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“Unsustainable exploitation of fish is universal throughout the region,” say the researchers who cite various factors including lack of regulation of subsistence fishing and western-style fisheries management for some of the harm.
Fish is a critical part of the diet of many Pacific islanders with consumption on Kiribati as high as 200 kg per person annually.
A similar picture emerges across the region with subsistence fishing accounting for 95 per cent of the catch in the Northern Marianas, 94 per cent in Samoa, 90 per cent in the Federated States of Micronesia and in the Solomon Islands and also 90 per cent in Niue.
Vanuatu is a case study of where over fishing has resulted in a sharp decline in catches. Here the catch has declined from 90,000 tonnes in 1999 to less than 30,000 in 2001.
In some islands the decline in coastal and reef-living stocks has forced many islanders to switch to often imported less nutritious foods such as mutton flaps, turkey tails, tinned fish and corned beef resulting in a “deterioration of health and increases in non-communicable diseases”.
The demand for fish products, including sea cucumbers, shrimp, oysters and seaweeds in Southeast and East Asia, is likely to intensify the pressure on Pacific island marine resources unless action is taken to make fishing more sustainable.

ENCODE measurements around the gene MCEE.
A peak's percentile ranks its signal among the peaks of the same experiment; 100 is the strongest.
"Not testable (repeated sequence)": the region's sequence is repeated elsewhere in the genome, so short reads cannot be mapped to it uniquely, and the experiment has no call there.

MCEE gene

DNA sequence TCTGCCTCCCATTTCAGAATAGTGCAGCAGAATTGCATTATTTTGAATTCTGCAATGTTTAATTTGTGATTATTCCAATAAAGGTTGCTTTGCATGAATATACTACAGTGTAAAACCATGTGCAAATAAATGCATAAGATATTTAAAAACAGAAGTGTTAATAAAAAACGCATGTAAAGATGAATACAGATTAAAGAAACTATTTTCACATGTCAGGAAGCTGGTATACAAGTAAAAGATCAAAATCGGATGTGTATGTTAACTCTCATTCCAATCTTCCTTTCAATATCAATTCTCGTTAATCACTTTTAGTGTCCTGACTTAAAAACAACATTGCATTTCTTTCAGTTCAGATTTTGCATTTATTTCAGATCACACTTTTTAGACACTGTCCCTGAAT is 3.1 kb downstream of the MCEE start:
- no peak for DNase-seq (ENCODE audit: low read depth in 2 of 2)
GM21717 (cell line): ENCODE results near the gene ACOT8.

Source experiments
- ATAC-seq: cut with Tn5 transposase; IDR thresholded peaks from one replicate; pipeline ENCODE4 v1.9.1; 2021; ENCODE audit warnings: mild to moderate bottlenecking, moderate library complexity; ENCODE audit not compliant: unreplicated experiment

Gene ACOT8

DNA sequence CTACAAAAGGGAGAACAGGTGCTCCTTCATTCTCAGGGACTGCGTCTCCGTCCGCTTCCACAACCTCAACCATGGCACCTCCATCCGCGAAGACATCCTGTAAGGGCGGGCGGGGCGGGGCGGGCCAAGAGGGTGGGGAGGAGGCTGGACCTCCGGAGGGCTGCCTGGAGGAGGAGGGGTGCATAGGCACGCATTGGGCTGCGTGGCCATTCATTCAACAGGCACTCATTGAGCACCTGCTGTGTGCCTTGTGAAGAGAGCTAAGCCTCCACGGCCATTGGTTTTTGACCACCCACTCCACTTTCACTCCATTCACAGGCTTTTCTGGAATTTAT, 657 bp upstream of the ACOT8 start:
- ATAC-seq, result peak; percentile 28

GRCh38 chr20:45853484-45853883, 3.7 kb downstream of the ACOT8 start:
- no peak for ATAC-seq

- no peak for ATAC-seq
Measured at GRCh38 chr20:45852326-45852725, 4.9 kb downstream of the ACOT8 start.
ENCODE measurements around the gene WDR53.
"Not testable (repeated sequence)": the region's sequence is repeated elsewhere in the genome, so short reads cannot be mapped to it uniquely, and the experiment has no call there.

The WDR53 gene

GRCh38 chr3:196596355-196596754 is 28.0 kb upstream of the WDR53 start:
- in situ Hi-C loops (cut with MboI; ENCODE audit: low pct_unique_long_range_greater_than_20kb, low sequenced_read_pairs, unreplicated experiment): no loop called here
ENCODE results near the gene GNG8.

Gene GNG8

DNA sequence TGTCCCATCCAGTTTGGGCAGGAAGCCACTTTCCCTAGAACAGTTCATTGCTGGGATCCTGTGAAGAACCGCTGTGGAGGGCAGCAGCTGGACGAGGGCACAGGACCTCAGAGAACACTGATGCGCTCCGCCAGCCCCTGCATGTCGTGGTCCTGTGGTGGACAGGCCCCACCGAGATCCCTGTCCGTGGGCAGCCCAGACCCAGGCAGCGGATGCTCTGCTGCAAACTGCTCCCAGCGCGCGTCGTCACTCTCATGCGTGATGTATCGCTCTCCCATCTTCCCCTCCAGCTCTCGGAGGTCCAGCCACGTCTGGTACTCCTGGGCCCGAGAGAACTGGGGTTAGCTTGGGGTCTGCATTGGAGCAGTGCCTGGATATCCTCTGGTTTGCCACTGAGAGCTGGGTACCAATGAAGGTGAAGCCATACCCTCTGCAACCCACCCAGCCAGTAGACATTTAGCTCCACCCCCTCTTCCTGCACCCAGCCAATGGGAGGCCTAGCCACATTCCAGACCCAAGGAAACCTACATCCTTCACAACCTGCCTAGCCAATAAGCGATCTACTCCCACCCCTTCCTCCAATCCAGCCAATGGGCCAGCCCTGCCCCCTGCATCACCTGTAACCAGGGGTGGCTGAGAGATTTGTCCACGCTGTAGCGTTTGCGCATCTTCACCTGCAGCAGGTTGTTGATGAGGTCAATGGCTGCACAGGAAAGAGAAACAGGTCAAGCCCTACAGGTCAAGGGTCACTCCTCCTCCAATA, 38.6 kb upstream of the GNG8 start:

Smoking of sea cucumbers, also known as beche-de-mer, can be particularly damaging to local forests with 10 tonnes of wood needed to smoke one tonne of catch.
Fisheries beyond the coastal waters, for species such as skip-jack tuna, are considered to hold significant potential for future long-term economic development including providing funds for environmental improvements.
Note to Editors
Separate, more detailed, press releases on each of the regions are available at:www.unep.org.
The Atlantic and Indian Ocean Environment Outlook 2004; Caribbean Environment Outlook 2004 and Pacific Islands Environment Outlook 2004 are available at www.unep.org.
Caribbean Islands: GIWA Regional Assessment 4 and Caribbean Sea/Small Islands: GIWA Regional Assessment 3a; Indian Ocean Islands: GIWA Regional Assessment 45b and Pacific Islands: GIWA Regional Assessment 62 are also available at www.unep.org.
Details on the International Meeting to Review the Implementation of the Programme of Action for the Sustainable Development of Small Island Developing States (SIDS) taking place in Mauritius 10 to 14 January 2005 are at http://www.un.org/smallislands2005/ and http://www.sidsmauritius2005.mu/.
For More Information Please Contact: Eric Falt, Spokesman/Director UNEP Division of Communications and Public Information on Tel: 254 20 623292, e-mail: firstname.lastname@example.org or Nick Nuttall, UNEP Head of Media, on Tel: 254 20 623084, Mobile: 254 (0) 733 632755, E-mail: email@example.com
UNEP News Release 2005/01